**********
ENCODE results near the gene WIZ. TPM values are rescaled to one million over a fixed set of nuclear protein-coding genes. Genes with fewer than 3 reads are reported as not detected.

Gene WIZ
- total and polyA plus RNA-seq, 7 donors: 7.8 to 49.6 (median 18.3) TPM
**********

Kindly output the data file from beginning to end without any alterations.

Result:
ENCODE results near the gene WIZ. TPM values are rescaled to one million over a fixed set of nuclear protein-coding genes. Genes with fewer than 3 reads are reported as not detected.

Gene WIZ
- total and polyA plus RNA-seq, 7 donors: 7.8 to 49.6 (median 18.3) TPM